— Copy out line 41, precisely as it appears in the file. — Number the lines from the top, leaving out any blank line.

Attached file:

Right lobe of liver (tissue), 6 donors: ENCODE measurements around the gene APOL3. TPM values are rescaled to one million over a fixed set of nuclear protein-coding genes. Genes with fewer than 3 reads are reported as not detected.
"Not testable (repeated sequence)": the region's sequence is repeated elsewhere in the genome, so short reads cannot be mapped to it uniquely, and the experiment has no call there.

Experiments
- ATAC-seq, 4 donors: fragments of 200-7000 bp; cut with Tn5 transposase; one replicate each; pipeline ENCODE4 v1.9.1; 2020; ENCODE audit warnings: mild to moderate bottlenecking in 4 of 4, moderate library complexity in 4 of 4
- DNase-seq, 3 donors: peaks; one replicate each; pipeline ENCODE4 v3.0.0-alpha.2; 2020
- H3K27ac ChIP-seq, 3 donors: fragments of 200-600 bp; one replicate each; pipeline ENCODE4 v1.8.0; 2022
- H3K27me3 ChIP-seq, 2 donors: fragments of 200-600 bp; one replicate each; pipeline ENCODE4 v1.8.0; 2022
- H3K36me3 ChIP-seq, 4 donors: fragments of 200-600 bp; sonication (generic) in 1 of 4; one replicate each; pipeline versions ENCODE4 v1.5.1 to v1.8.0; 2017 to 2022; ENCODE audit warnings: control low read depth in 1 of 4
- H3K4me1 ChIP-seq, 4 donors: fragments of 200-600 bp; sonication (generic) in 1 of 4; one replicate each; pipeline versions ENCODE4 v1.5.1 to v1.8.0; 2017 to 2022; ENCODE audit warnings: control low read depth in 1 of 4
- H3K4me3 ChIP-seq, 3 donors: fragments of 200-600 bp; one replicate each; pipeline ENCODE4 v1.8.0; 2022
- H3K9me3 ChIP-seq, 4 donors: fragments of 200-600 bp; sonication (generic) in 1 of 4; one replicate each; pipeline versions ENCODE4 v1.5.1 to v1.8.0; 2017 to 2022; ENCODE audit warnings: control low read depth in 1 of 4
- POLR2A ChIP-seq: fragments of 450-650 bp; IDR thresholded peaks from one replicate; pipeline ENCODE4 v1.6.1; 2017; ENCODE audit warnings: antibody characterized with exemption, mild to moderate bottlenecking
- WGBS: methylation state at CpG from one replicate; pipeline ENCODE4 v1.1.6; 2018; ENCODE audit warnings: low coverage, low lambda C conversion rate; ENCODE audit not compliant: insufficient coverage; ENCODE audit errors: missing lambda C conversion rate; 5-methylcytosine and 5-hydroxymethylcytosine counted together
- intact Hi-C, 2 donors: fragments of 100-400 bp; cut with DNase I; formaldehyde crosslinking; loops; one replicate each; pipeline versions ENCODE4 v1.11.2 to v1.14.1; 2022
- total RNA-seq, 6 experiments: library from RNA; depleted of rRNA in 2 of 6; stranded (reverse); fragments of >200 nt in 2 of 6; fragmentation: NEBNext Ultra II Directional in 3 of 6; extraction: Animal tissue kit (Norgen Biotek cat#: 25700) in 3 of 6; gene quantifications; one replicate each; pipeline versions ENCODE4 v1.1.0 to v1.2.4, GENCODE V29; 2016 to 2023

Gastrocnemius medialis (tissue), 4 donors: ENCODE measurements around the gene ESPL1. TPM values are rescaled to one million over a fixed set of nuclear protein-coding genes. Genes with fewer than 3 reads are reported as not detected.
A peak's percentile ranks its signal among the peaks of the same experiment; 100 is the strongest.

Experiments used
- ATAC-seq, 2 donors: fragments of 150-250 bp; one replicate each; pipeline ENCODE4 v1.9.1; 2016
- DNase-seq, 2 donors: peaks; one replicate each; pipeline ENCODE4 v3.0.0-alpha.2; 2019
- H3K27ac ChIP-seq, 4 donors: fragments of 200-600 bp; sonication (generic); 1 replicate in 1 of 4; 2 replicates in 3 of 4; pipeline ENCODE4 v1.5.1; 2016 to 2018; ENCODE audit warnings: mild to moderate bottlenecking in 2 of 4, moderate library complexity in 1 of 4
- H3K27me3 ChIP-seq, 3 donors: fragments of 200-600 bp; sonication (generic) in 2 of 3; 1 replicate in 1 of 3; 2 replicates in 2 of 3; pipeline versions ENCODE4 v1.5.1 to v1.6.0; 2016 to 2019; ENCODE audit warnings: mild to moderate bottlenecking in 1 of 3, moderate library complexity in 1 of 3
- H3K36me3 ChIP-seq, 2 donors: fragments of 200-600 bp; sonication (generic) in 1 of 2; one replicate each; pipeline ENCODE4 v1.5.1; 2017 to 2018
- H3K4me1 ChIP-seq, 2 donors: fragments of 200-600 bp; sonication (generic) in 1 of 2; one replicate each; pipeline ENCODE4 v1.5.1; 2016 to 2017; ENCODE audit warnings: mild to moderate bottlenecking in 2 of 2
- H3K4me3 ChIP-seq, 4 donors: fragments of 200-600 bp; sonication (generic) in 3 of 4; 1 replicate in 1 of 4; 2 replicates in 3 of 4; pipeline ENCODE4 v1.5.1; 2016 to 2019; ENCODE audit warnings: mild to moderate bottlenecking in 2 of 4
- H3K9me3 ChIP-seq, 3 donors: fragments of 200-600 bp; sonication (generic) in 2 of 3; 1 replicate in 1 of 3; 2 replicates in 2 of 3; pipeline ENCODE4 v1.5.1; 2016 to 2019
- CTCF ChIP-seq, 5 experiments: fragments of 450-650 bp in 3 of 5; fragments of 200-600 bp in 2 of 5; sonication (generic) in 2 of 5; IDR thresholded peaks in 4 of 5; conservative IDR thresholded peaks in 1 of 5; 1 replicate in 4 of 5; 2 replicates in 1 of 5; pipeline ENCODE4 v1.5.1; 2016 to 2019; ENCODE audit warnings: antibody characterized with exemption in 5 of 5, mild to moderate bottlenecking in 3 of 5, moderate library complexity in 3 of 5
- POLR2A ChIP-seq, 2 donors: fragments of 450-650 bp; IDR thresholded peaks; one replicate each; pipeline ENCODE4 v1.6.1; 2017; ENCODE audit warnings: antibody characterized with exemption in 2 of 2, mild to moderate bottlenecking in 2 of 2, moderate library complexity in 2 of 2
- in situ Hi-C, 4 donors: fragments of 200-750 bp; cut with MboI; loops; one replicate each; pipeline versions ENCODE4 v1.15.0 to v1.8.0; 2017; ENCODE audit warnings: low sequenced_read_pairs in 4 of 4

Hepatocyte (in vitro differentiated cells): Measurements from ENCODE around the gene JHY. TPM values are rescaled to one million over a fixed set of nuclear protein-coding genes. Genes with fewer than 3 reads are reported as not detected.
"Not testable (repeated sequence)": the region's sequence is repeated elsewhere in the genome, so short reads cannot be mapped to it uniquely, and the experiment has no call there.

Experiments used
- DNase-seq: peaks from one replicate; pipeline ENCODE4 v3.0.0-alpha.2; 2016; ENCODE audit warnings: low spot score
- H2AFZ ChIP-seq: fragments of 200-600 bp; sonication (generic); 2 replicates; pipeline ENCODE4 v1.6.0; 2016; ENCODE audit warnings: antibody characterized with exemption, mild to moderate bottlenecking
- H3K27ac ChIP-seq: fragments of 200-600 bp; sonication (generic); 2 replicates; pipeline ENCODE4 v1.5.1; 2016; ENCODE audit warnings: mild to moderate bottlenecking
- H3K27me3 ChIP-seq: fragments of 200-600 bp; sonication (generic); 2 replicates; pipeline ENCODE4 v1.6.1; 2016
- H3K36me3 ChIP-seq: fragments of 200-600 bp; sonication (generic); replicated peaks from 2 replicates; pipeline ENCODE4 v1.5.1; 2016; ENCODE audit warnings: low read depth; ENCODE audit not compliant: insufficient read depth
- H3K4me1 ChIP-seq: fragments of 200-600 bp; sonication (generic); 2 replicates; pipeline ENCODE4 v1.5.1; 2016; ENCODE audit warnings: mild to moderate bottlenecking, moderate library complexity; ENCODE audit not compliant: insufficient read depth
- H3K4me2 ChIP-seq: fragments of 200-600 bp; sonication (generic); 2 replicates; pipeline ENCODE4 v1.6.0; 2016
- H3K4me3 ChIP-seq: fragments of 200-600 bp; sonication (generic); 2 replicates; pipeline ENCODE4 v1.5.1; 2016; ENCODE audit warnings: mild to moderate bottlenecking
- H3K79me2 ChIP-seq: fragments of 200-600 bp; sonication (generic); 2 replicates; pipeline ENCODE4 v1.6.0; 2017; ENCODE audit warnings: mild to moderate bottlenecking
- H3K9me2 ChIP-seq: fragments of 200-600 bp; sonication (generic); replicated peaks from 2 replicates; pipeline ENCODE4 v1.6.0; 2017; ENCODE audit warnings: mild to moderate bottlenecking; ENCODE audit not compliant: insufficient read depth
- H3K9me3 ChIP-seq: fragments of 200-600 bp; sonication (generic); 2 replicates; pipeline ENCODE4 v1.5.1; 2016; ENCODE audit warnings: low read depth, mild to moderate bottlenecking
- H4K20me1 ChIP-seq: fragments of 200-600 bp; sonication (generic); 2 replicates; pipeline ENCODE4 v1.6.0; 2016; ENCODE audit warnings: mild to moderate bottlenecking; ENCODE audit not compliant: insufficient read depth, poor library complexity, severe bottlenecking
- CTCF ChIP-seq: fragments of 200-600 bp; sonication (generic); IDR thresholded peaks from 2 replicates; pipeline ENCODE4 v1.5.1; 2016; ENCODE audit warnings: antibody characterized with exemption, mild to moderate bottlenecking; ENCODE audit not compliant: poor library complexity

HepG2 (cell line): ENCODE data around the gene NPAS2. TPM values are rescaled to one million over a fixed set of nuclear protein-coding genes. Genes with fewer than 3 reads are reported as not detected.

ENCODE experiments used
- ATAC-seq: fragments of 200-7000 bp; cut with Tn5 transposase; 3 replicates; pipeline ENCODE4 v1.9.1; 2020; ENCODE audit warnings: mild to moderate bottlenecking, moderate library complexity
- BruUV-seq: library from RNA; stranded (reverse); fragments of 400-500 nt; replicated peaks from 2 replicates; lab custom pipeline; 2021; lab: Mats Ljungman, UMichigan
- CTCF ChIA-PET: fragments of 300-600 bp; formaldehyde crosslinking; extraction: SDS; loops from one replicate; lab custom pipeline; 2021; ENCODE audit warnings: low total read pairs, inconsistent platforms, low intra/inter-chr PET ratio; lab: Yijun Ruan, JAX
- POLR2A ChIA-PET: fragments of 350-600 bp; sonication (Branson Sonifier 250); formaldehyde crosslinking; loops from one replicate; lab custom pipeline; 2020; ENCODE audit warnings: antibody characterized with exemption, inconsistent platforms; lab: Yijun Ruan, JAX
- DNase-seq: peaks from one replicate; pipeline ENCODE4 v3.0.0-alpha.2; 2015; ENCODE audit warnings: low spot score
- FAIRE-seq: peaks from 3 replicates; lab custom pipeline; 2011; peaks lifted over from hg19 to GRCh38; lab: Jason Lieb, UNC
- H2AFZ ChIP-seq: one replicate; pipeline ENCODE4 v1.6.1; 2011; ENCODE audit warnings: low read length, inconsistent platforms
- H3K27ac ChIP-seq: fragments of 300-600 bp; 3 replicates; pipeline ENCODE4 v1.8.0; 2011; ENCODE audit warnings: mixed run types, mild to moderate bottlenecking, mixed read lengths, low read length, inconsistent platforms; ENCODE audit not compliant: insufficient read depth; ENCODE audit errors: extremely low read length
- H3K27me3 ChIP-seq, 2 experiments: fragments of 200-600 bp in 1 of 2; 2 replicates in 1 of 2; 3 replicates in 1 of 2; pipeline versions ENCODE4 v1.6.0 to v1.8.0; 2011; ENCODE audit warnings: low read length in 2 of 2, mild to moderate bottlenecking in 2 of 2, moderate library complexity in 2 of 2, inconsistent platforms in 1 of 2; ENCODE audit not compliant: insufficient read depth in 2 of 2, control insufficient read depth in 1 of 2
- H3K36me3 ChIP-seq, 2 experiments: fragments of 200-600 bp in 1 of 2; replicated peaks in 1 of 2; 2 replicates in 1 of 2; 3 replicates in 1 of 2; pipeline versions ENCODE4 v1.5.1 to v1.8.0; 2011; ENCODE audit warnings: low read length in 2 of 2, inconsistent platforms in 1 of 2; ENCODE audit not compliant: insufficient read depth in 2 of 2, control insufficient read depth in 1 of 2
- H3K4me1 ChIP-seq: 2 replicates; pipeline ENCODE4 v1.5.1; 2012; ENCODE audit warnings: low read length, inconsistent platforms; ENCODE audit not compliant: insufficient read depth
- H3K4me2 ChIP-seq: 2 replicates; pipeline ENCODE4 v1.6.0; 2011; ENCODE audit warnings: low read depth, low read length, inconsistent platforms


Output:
- H3K79me2 ChIP-seq: fragments of 200-600 bp; sonication (generic); 2 replicates; pipeline ENCODE4 v1.6.0; 2017; ENCODE audit warnings: mild to moderate bottlenecking